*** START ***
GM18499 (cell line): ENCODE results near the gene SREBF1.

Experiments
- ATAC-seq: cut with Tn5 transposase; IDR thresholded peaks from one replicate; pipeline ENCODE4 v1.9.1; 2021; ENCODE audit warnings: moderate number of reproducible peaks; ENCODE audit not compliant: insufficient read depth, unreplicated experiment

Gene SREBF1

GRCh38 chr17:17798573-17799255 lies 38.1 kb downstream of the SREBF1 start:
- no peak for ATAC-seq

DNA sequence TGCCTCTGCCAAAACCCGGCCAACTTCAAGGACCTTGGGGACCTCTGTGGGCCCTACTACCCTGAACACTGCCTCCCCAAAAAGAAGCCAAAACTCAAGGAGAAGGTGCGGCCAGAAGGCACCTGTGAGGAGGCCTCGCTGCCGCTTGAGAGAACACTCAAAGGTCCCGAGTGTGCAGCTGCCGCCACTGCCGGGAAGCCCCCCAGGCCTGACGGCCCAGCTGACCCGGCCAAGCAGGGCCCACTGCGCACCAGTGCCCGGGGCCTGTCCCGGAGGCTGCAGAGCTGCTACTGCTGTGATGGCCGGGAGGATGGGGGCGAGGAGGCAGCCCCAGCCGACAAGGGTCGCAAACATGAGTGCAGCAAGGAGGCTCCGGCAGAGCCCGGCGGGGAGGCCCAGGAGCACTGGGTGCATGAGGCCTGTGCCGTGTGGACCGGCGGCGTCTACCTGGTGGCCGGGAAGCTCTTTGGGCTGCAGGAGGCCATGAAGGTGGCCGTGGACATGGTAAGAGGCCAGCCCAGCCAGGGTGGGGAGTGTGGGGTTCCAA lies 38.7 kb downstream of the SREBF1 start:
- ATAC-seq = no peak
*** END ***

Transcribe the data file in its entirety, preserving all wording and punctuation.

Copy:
GM18499 (cell line): ENCODE results near the gene SREBF1.

Experiments
- ATAC-seq: cut with Tn5 transposase; IDR thresholded peaks from one replicate; pipeline ENCODE4 v1.9.1; 2021; ENCODE audit warnings: moderate number of reproducible peaks; ENCODE audit not compliant: insufficient read depth, unreplicated experiment

Gene SREBF1

GRCh38 chr17:17798573-17799255 lies 38.1 kb downstream of the SREBF1 start:
- no peak for ATAC-seq

DNA sequence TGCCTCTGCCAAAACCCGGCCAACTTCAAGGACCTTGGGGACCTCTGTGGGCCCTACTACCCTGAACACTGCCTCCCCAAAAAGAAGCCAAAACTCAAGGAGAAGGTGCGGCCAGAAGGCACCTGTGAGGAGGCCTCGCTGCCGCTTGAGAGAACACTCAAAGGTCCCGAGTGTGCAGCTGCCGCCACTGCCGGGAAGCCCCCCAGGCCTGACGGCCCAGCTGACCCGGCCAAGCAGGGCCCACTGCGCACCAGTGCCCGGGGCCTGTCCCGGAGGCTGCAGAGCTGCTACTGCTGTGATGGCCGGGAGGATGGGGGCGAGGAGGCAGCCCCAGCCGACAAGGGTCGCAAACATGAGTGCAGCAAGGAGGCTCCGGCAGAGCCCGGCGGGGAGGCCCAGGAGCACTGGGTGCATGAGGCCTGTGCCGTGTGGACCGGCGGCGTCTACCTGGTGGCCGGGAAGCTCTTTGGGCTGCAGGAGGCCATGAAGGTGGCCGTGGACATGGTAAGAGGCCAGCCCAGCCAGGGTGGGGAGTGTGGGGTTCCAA lies 38.7 kb downstream of the SREBF1 start:
- ATAC-seq = no peak